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Other constraints and variables Disjunctive constraints: Applegate and Cook (1991) formulation Relaxed MIP Too many variables and constraints (e.g., 700k+ variables and 1.2M+ constraints with 200 activities and a 400 days horizon) Energy binary variables continuous in [0,1] Stills leads CPLEX towards a good solution Perspectives Explore different strategies (e.g., branch on all the variables before the energy variables) Other formulations with precomputed intervals Method 2: MIP

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Algorithm Perspectives Adapted time windows size Sliding time windows Intensification Method 3: Hybrid local search Constraint Programming S Local search While there is still time Find a time window F Set all the variables outside F Keep the best between S and S’ Optimize F with MIP S’ S

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Adapted benchmark instances from the literature CP, MIP & LS versus best known results CPMIPLS All instances (38) = Best known results 253026 Relative deviation 20%47%7% NCGS (20 instances) = Best known results 141814 Relative deviation 30%0%11% NCOS (18 instances) = Best known results 1112 Relative deviation 8%99%3% CPMIPLS All instances (38) = Best known results 253026 Relative deviation 20%4%7% NCGS (20 instances) = Best known results 141814 Relative deviation 30%0%11% NCOS (18 instances) = Best known results 1112 Relative deviation 8% 3% Comparison of the 3 methods without the energy

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MIP versus LS Local search with and without energy And with energy ? MIP All instances (34) ≤ Local search 9 Relative deviation 14% NCGS (18 instances) ≤ Local search 3 Relative deviation 0% NCOS (16 instances) ≤ Local search 6 Relative deviation 31% ObjectivesSavings All instances (29) Tardiness0% Energy-0,95% Total cost-0,12%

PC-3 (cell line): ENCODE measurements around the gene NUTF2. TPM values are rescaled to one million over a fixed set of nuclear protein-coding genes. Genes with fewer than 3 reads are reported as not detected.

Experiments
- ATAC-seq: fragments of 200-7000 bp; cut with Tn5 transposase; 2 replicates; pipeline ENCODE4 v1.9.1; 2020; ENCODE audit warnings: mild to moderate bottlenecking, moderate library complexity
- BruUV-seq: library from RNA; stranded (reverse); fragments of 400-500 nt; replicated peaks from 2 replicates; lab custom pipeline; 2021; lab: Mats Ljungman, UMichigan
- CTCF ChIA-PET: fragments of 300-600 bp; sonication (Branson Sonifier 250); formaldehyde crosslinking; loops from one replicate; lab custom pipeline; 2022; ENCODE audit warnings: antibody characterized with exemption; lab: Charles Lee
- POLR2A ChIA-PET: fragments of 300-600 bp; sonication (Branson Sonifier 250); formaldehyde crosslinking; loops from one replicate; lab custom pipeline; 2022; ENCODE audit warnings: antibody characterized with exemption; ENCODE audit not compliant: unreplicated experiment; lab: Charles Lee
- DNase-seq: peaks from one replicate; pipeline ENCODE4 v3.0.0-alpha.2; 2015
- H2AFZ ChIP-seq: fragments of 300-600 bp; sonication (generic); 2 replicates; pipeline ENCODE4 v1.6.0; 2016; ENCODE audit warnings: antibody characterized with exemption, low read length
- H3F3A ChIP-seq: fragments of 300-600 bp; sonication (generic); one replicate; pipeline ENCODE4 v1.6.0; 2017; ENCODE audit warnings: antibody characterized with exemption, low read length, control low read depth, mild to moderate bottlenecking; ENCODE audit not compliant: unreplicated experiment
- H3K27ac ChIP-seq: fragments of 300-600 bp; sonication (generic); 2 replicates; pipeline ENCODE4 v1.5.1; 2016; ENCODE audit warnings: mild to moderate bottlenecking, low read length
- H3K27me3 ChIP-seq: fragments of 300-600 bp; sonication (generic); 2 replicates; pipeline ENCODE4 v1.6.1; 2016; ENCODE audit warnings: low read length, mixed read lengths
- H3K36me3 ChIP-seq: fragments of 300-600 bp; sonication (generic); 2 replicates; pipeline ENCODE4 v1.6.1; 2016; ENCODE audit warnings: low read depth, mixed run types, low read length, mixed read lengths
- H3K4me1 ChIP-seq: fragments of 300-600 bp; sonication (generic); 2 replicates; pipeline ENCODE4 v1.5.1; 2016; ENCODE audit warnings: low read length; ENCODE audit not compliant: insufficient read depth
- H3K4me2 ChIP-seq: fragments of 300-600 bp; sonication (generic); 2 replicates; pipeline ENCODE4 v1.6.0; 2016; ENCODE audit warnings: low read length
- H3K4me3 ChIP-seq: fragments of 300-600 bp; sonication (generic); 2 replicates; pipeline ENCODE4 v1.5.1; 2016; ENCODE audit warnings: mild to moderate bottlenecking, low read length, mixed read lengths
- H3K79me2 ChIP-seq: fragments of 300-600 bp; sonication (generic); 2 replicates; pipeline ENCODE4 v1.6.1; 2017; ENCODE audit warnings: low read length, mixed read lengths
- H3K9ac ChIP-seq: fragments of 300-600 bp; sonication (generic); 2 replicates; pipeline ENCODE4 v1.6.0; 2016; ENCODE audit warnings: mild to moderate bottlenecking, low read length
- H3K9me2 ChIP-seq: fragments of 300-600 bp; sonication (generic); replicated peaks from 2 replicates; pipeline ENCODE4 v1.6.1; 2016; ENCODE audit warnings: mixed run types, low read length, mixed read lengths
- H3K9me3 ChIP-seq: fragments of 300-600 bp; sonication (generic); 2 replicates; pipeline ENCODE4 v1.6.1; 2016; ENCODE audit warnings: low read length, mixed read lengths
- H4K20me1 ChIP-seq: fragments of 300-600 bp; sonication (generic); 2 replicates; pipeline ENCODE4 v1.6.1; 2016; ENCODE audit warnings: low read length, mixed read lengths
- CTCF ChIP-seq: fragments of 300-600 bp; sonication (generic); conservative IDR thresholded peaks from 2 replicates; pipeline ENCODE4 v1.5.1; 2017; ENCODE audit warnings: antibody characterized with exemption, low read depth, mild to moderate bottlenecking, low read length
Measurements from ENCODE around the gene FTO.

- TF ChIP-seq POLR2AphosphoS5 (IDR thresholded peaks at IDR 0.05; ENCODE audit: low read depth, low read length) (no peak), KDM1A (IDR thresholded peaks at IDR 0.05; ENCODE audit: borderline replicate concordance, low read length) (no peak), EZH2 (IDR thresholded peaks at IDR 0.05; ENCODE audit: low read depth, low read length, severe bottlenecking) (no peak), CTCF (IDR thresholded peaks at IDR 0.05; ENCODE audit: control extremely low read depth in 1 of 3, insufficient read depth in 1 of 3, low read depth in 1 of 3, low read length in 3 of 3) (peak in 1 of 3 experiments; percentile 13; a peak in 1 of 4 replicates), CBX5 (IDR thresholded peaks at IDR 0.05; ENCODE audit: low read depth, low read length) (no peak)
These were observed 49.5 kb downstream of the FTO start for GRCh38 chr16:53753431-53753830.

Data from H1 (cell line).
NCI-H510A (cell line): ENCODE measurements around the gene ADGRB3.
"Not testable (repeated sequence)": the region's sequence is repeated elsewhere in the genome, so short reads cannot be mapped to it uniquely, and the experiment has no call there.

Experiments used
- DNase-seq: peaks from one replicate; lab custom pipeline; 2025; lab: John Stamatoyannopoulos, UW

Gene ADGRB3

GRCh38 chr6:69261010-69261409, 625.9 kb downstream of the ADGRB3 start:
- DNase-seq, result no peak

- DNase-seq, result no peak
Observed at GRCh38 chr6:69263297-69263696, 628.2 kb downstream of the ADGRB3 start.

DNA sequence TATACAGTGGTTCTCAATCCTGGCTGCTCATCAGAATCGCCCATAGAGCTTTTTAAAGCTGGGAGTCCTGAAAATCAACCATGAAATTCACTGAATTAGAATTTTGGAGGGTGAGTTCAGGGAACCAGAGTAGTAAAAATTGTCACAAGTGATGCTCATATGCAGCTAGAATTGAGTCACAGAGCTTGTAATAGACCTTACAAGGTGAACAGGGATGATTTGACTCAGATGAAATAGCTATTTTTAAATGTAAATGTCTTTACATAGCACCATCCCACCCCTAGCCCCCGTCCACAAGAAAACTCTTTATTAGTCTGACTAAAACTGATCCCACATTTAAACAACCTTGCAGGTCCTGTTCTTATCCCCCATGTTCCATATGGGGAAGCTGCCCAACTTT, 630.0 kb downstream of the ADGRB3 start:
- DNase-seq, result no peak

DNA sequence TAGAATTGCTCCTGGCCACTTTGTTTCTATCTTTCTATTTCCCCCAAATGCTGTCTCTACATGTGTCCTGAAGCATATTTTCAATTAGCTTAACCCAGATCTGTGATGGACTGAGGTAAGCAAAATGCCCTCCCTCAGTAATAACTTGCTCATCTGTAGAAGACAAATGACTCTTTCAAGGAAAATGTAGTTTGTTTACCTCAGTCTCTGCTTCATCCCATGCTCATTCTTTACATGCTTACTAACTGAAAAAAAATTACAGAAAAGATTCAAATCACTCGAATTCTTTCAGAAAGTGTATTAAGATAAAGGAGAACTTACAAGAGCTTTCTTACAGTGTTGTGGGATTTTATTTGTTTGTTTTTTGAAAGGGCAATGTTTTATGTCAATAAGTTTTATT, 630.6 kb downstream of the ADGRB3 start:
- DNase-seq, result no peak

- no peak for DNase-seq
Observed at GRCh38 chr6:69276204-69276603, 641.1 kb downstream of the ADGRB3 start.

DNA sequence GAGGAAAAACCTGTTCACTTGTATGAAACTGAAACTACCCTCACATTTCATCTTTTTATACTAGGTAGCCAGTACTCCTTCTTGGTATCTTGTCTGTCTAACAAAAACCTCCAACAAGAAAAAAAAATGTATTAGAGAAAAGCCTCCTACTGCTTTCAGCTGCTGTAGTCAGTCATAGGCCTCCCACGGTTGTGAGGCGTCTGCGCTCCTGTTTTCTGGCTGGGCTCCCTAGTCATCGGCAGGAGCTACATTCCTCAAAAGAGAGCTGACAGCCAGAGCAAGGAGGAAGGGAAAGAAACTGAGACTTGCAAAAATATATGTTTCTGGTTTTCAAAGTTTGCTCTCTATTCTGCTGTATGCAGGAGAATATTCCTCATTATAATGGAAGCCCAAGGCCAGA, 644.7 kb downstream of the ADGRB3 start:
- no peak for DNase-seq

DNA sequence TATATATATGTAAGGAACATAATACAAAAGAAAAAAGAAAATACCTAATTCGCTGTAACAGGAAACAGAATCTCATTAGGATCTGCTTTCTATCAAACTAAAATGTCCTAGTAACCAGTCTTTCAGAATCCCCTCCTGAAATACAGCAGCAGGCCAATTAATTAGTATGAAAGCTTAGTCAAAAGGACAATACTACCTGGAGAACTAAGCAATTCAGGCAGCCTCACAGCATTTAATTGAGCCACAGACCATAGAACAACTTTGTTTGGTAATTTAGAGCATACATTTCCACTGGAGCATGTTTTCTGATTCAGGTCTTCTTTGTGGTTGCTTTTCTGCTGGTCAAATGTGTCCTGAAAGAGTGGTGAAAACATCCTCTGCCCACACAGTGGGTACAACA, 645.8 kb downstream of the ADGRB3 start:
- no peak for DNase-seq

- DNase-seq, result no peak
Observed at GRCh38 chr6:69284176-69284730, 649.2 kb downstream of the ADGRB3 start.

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Application to the SAREL use case Multi-objectives: Pareto-optimal schedules Piecewise linear energy costs Scheduling perspectives

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Lot-sizing perspectives

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Makes sense only if recipe or critical activity execution duration is smaller than tariff intervals duration Recipe-based model Quantity of recipe r executed in period p for each period p and recipe r Linked to the energy consumption in period p and hence to the energy cost (with a linear or piecewise linear relation between consumption and cost – could be subtle in some cases, e.g., if several resources in parallel consume and there is a penalty for exceeding a given amount of power …) Linked to quantity of materials produced (or consumed) in period p Linked to customer demands in different ways: either (i) no tardiness authorized with the risk that there is no solution, or (ii) delivering the demand when ready, either early or late, or (iii) delivering either just in time or late … As a result linked to an evaluation of storage and tardiness costs Activity-based model For relevant activities of given batches, deciding in which period they execute Variation (relaxation) of the model used in our scheduling study With subtleties to look at when there are multiple energy-relevant activities or if the energy-relevant activity is not the bottleneck time-wise … Models with lot-sizing periods corresponding to tariff intervals (buckets)

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Assuming recipe or critical activity execution duration is smaller than the lot-sizing period An open question is how to approximate the energy cost An optimistic viewpoint assumes that inside each period we will be able to exploit intervals with the lowest tariffs, up to some given maximal power Can we use historical data to better evaluate an expected cost? Shall we do this through some smart coupling of lot-sizing and scheduling? Models with lot-sizing periods exceeding or not consistent with tariff intervals Energy Cost 1 week period Max power = 10kW 88 hours at 0.05€/kWh 80 hours at 0.10€/kWh (0, 0) (880, 44) (1680, 124) Energy Cost 1 week period Max power = 10kW 88 hours at 0.05€/kWh 80 hours at 0.10€/kWh (0, 0) (880, 44) (1680, 124)

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Energy cost reduction is a growing concern But usually one among multiple optimization criteria Multiple technical approaches and models can be considered Lot-sizing is one of them Depending on time scales, relationships between the critical resources time-wise and the critical resources energy-wise, and on batch sizing flexibility Sometimes (often) to be coupled with detailed scheduling A very open topic at this point Conclusion

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Thank you for your attention!